January 28, 2020

Beyond Turing – Ray Tracing and the Future of Computer Graphics



This video is sponsored by OTOY, who paid for my research into the topic.

Buckle up, for the era of path traced gaming is near!

I take a quick trip down memory lane before diving deep into the technical details of rasterization, ray tracing and path tracing.

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— Video Links Below —

Ray-tracing examples used by permission of Andrey Lebrov – https://www.youtube.com/watch?v=LAsnQoBUG4Q

Octane “Bedroom Scene” Demo – https://www.youtube.com/watch?v=XkSTz7oXUQY

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20 thoughts on “Beyond Turing – Ray Tracing and the Future of Computer Graphics

  1. Well your cheating either way. Atleast ray tracing is a more realistic method, less artistic method, few problems and is a nod toward the future. Not to mention ray tracing or some variant will continue to improve. Rastorization is essentially maxed out. Gamers need to let Developers take the hit. Im sure there will be some. Move onto ray whatevering they decide on. And start walking into the future.

  2. Really good video, thanks. I kind of bumped into this accidentally – I'm a programmer, have never really done much graphics stuff…but I found this really interesting and informative.

  3. Oh boy I'd never thought I'd see those games again in my older age… Some blasts from the past wow! I grew up in the 80s and played these games only when I visited my Uncle, who had those computers. I was treated to a go of Space Invaders on his "Green Screen". That's all I knew it was called haha. But I remember Wire Frame graphics very well. I used to have dreams about them and also, occasional nightmares in my very early childhood were of wireframe graphic shapes haha! Anyway, good stuff man.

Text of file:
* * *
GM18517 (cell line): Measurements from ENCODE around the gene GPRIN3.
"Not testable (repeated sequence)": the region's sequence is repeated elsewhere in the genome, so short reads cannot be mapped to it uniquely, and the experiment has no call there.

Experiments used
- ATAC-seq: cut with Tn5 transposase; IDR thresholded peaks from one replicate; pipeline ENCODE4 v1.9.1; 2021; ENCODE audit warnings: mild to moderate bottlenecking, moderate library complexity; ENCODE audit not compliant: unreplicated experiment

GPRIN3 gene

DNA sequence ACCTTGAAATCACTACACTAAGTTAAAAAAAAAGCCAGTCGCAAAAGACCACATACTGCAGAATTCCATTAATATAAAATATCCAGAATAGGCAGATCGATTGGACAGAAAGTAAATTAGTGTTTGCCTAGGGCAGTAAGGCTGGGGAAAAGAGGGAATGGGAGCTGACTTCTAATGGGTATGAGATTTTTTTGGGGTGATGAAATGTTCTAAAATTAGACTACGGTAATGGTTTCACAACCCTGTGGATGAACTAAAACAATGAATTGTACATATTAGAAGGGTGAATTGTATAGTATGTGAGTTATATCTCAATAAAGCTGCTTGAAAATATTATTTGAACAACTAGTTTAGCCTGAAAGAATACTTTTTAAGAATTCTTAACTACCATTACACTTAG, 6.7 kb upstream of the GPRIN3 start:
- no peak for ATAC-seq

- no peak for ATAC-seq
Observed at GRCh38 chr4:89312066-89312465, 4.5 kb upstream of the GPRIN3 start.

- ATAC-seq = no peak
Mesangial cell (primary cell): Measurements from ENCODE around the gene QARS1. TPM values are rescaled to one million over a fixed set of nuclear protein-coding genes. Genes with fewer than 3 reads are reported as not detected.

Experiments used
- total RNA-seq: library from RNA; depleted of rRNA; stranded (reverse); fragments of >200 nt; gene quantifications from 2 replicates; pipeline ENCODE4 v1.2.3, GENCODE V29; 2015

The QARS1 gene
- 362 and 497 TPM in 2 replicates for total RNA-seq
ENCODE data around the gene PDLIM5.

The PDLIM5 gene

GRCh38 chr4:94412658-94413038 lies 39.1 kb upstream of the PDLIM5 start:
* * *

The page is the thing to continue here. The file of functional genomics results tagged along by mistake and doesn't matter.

4. Yay! Someone remembers. I had the 64KB Spectrum with the rubber keys and the tape drive. No monochrome XT makes me sad though. The mighty Hercules graphics adapter gets no love.

  5. When nVidia released their videos, I read a lot of comments about how ray tracing was some sort of nVidia gimmick and how it wasn't going to last. This video does a great job at explaining how it's not some gimmick, and how it's really here to stay. It really does a lot to simplify the jobs of the artists, and frees them to focus on making their models rather than fine tuning hundreds of rasterization hacks. Once Turing based GPUs go down in price and AMD releases their own ray tracing capable cards (and/or drivers for existing cards), there's no way AAA studios are going to stick to costly rasterization methods. I think we'll start seeing mass adoption of ray tracing in less than two years, and games may start requiring ray tracing capable cards in 2-5 years. Maybe I'm being optimistic, but artwork is the #1 development cost for AAA games and such a gigantic way to save costs for artists is too much to ignore in my opinion.

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